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Home :: Archive :: 2003 :: January ::
Re: Shakespeare's Handwriting
The Shakespeare Conference: SHK 14.032  Tuesday, 7 January 2003

[1]     From:   Richard Burt <
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        Date:   Monday, 06 Jan 2003 10:55:39 -0500
        Subj:   Re: SHK 14.024 Shakespeare's Handwriting

[2]     From:   Christine Gray <
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        Date:   Monday, 6 Jan 2003 12:19:35 -0500
        Subj:   RE: SHK 14.024 Shakespeare's Handwriting

[3]     From:   Ward Elliott <
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        Date:   Monday, 06 Jan 2003 15:45:51 -0800
        Subj:   RE: SHK 14.024 Shakespeare's Handwriting


[1]-----------------------------------------------------------------
From:           Richard Burt <
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Date:           Monday, 06 Jan 2003 10:55:39 -0500
Subject: 14.024 Shakespeare's Handwriting
Comment:        Re: SHK 14.024 Shakespeare's Handwriting

Jonathan Goldberg's book, Shakespeare's Hand is just out.

[2]-------------------------------------------------------------
From:           Christine Gray <
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Date:           Monday, 6 Jan 2003 12:19:35 -0500
Subject: 14.024 Shakespeare's Handwriting
Comment:        RE: SHK 14.024 Shakespeare's Handwriting

Whitt, I copied this message from the H-Albion list.  Mr. Postles is
quite involved in work on 16th, 17th, and 18th c. handwriting.

He might be of help to you regarding Shakespeare's handwriting.

Christine Gray in Baltimore

Below is his message.

******
From Dave Postles (
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 )
Subject: image of MS

In addition to the two receipts which I previously put up for people to
download for their own use, I now put up a lease for possession (lease
for a year) for the same purpose.  Sadly, as I bought it, I do not have
the release (of the lease and release).  I have put up several images:

http://www.le.ac.uk/elh/pot/img3/1679.jpg is as much of the doc as I
could scan on an A4 flatbed scanner

http://www.le.ac.uk/elh/pot/img3/1679ca.jpg illustrates the strapwork on
the initial T and also the plica at the foot

http://www.le.ac.uk/elh/pot/img3/1679b.jpg illustrates the plica and the
seal tag

http://www.le.ac.uk/elh/pot/img3/1679c.jpg illustrates the endorsement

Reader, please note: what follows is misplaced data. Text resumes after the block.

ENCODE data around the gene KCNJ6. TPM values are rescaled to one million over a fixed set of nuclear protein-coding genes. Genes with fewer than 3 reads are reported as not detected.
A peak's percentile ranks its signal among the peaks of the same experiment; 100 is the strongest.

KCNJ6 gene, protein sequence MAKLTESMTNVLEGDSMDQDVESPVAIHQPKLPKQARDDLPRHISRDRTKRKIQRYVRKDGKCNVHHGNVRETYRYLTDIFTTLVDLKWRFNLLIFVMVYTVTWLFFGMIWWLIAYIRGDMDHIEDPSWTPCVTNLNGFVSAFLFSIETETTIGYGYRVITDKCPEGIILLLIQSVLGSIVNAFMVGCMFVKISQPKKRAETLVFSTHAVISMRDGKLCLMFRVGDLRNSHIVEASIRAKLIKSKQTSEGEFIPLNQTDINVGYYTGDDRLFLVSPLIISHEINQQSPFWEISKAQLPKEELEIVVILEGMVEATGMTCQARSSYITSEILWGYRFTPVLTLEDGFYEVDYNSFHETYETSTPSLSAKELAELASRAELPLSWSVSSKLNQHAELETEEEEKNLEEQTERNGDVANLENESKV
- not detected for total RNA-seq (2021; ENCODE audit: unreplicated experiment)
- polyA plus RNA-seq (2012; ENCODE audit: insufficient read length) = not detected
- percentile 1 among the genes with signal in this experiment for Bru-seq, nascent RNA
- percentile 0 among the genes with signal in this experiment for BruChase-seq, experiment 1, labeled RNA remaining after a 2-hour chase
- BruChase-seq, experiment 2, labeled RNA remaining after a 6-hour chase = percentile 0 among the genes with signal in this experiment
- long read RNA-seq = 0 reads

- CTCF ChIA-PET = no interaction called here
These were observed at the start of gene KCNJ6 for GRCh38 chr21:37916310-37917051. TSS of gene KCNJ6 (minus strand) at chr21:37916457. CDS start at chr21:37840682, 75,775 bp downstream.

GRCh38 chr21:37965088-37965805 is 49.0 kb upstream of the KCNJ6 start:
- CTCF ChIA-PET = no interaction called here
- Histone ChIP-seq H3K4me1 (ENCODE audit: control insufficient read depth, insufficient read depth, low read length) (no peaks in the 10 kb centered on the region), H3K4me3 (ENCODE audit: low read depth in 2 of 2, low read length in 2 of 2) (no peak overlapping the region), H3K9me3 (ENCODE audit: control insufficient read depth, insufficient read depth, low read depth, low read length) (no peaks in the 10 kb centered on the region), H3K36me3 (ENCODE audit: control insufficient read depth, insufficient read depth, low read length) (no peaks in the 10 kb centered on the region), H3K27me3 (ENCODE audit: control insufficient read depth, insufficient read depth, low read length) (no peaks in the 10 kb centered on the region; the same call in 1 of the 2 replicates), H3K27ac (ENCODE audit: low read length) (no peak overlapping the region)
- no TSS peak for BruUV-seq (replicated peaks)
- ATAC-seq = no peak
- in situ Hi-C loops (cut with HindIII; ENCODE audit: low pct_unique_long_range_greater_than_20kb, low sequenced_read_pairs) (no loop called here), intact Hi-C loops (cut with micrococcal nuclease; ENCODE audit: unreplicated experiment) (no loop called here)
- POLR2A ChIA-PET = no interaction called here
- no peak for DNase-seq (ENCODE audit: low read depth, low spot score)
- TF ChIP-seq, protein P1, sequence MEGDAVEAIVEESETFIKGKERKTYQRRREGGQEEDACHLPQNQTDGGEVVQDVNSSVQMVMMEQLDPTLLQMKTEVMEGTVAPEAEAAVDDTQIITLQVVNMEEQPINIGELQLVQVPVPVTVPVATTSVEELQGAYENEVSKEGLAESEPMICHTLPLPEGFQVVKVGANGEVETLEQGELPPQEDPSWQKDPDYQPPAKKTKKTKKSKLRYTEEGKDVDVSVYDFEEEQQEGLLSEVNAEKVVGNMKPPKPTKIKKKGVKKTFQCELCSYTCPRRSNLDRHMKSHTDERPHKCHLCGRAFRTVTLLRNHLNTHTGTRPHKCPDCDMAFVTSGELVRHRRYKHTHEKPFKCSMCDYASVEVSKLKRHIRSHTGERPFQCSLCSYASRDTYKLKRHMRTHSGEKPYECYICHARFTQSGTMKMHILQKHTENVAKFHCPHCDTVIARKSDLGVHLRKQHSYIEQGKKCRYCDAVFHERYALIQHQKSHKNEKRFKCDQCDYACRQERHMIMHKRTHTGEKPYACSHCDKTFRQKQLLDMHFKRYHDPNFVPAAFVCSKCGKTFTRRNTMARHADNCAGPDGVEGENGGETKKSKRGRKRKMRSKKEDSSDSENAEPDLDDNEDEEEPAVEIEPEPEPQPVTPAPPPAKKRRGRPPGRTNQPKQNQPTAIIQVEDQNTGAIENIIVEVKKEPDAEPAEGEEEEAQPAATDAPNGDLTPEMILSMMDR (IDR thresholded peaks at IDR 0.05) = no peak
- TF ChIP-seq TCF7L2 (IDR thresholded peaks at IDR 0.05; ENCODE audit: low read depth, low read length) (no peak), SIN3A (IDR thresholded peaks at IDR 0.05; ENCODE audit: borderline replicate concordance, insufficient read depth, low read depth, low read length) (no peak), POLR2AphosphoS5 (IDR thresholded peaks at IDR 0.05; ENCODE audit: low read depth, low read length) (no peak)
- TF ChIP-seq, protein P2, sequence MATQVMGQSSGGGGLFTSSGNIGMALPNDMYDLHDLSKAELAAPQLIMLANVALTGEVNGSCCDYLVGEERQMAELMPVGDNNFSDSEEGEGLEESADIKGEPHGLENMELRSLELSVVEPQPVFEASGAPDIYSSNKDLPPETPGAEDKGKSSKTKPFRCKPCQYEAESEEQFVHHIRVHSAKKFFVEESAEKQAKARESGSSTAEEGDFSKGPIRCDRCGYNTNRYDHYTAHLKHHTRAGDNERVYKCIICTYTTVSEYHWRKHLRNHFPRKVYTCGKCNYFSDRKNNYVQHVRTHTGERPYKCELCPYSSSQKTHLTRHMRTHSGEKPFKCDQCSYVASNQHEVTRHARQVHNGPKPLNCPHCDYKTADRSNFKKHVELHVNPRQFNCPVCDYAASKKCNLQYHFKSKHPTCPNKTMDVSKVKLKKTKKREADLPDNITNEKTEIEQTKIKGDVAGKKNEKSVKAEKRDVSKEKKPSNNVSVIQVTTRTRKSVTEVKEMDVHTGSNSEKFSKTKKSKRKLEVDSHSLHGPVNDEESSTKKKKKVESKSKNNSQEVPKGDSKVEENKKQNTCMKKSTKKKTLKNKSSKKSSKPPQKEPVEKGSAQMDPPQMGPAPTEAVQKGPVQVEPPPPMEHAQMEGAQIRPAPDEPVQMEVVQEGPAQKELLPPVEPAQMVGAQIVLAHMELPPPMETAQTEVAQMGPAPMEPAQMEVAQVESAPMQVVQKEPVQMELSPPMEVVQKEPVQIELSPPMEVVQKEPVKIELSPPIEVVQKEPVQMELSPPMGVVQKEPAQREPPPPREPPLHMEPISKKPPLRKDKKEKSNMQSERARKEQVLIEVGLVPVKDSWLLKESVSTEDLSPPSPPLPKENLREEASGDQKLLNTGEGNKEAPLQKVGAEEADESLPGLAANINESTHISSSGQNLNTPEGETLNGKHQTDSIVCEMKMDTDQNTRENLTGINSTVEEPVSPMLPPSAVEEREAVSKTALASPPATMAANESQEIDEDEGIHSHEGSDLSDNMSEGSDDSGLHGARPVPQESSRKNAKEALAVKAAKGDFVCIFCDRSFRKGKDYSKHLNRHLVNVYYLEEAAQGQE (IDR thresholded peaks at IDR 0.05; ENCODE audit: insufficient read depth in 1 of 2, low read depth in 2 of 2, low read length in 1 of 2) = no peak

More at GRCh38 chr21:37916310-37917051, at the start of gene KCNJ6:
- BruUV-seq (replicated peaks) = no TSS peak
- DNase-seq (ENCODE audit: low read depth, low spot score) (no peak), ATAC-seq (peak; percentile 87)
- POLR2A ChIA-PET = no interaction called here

('livery of seisin')

As before, this will ultimately (within a short time, I hope) form part
of the palaeography tutorial on-line at

http://freespace.virgin.net/dave.postles/palindex.html

As I own this document, do feel free as far as my rights are concerned,
to use the images as you will.  I should add that the date is 1679 (as,
of course, will be clearly evident) and that at this date it is still
written in a nice (but well-formed) Secretary Hand (although there is
some rubbing of the MS in places).  Interestingly, it also concerns
Birmingham.

[3]-------------------------------------------------------------
From:           Christine Gray <
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Date:           Monday, 6 Jan 2003 12:19:35 -0500
Subject: 14.024 Shakespeare's Handwriting
Comment:        RE: SHK 14.024 Shakespeare's Handwriting

Take look at handwriting expert Charles Hamilton's In Search of
Shakespeare and his later Cardenio, arguing from striking similarities
between Shakespeare's hand and that of the Second Maiden's Tragedy ms.
that Shakespeare must have written the latter and that it must be
Shakespeare's lost Cardenio!  If one or several uncanny resemblances
could make a convincing ascription, Cardenio might no longer be lost.
But, in this case as in most, they can't.  The Second Maiden's Tragedy
got 27 rejections in 51 tests, sharing with two other plays our highest
rejection total for texts generally thought not to be Shakespeare's.  No
core Shakespeare play got more than three rejections.  The conclusion
does not have to be right for the analysis to be informative.

Ward Elliott

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